In the month since the House and Senate passed budget resolutions to begin repealing the Affordable Care Act, people around the country have flocked to town halls to tell their elected representatives why they should be working to improve the health care law, not dismantle it.
It happened again on Thursday night in Murfreesboro, TN, in an exchange captured by CNN national correspondent MJ Lee, when a high school teacher put her feelings about the individual mandate—basically the provision that holds the health care law together, and among the first things on the Republican chopping block—in practical and moral terms.
"As a Christian, my whole philosophy in life is pull up the unfortunate," Jessi Bohon said. "The individual mandate: that's what it does. The healthy people pull up the sick."
The Republican alternative to the individual mandate requiring everyone to have insurance is to return to a failed model of pooling very sick people together as a way to isolate the costs from the insurance market. What that's meant in the past are premiums that are sometimes 250% above market averages and deductibles high enough to be virtually unmeetable. That's not comprehensive coverage, and lawmakers should be able to answer for that.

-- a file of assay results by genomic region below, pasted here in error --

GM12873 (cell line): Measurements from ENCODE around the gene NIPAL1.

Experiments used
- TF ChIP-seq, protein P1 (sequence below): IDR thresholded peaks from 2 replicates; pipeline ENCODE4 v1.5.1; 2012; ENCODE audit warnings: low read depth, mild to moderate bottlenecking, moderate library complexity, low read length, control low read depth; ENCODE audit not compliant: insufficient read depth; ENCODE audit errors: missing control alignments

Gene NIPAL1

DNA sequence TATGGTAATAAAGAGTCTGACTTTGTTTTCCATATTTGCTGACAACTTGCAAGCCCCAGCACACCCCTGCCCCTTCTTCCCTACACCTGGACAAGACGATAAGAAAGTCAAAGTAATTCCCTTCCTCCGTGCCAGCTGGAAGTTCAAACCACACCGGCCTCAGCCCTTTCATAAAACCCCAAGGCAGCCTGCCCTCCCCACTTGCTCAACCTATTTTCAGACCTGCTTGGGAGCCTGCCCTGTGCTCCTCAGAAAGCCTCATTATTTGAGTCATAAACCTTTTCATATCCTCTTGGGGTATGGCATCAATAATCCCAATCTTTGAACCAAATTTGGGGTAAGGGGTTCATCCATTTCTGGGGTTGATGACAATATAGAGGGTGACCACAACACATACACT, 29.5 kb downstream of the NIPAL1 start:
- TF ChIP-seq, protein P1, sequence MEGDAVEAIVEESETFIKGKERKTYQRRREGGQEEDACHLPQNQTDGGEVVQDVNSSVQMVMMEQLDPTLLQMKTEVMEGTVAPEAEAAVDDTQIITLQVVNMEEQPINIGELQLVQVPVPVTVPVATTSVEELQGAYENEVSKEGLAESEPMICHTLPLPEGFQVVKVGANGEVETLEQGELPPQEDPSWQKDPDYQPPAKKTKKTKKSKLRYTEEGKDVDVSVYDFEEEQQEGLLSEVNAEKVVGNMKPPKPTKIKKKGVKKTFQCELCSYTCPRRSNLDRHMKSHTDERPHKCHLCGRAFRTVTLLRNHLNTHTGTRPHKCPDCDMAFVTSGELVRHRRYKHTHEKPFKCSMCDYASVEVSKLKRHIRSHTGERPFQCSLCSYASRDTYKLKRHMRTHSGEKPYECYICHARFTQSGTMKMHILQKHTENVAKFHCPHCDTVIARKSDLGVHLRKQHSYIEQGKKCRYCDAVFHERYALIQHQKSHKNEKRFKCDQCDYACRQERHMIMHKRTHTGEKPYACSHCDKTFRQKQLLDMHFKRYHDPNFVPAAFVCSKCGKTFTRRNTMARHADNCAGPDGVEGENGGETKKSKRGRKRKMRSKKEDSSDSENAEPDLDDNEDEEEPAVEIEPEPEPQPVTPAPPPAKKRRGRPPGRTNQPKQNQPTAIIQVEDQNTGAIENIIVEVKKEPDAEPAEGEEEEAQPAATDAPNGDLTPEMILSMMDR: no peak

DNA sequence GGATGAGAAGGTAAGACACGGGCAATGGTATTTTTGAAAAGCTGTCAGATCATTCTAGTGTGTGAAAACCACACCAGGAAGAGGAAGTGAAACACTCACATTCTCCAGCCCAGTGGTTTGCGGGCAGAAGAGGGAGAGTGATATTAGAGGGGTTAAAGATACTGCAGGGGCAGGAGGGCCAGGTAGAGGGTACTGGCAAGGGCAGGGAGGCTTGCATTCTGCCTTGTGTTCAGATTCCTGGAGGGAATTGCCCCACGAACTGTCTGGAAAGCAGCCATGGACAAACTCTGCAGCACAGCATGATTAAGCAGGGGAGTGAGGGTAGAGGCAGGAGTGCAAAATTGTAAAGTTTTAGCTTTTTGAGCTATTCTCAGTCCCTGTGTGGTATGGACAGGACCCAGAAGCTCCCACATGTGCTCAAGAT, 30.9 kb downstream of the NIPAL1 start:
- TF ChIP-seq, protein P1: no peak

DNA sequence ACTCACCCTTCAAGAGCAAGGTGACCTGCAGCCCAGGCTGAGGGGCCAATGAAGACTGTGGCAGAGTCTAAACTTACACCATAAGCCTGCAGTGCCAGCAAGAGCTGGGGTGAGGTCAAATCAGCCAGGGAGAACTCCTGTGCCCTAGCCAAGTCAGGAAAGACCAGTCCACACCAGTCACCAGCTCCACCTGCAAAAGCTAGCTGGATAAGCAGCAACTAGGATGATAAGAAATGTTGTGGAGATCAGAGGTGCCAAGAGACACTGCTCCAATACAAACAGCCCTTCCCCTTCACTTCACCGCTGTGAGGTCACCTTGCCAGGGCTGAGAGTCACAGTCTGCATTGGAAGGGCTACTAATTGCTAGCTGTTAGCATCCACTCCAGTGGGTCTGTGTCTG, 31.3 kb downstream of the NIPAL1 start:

But Rep. Diane Black, a Republican who literally ran for Congress because she wanted to repeal the new health care law, couldn't. Instead, she pointed to the gaps in the Affordable Care Act that have left 20 million without coverage.
Bohon, according to Lee's report, pushed back: "How many of those people were in states where they played a political game with people's lives" by not accepting the Medicaid expansion?
Black's response: "I'm going to pass this one."